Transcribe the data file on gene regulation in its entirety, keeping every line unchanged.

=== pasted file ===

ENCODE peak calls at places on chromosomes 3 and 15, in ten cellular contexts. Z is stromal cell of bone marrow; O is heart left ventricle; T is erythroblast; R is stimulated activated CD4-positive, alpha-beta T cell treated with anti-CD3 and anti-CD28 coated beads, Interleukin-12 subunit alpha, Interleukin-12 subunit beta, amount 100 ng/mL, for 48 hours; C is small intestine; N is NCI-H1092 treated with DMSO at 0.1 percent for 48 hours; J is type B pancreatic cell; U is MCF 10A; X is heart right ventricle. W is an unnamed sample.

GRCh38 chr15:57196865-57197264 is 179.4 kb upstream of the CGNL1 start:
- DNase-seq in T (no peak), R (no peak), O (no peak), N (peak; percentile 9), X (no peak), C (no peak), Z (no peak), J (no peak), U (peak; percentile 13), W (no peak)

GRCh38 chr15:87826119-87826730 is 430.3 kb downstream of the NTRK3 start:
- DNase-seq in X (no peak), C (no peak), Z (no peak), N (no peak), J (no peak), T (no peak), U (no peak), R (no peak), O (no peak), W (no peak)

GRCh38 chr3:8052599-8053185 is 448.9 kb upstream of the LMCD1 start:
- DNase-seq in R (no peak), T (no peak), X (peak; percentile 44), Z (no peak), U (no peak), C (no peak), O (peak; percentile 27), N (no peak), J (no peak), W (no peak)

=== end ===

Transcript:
ENCODE peak calls at places on chromosomes 3 and 15, in ten cellular contexts. Z is stromal cell of bone marrow; O is heart left ventricle; T is erythroblast; R is stimulated activated CD4-positive, alpha-beta T cell treated with anti-CD3 and anti-CD28 coated beads, Interleukin-12 subunit alpha, Interleukin-12 subunit beta, amount 100 ng/mL, for 48 hours; C is small intestine; N is NCI-H1092 treated with DMSO at 0.1 percent for 48 hours; J is type B pancreatic cell; U is MCF 10A; X is heart right ventricle. W is an unnamed sample.

GRCh38 chr15:57196865-57197264 is 179.4 kb upstream of the CGNL1 start:
- DNase-seq in T (no peak), R (no peak), O (no peak), N (peak; percentile 9), X (no peak), C (no peak), Z (no peak), J (no peak), U (peak; percentile 13), W (no peak)

GRCh38 chr15:87826119-87826730 is 430.3 kb downstream of the NTRK3 start:
- DNase-seq in X (no peak), C (no peak), Z (no peak), N (no peak), J (no peak), T (no peak), U (no peak), R (no peak), O (no peak), W (no peak)

GRCh38 chr3:8052599-8053185 is 448.9 kb upstream of the LMCD1 start:
- DNase-seq in R (no peak), T (no peak), X (peak; percentile 44), Z (no peak), U (no peak), C (no peak), O (peak; percentile 27), N (no peak), J (no peak), W (no peak)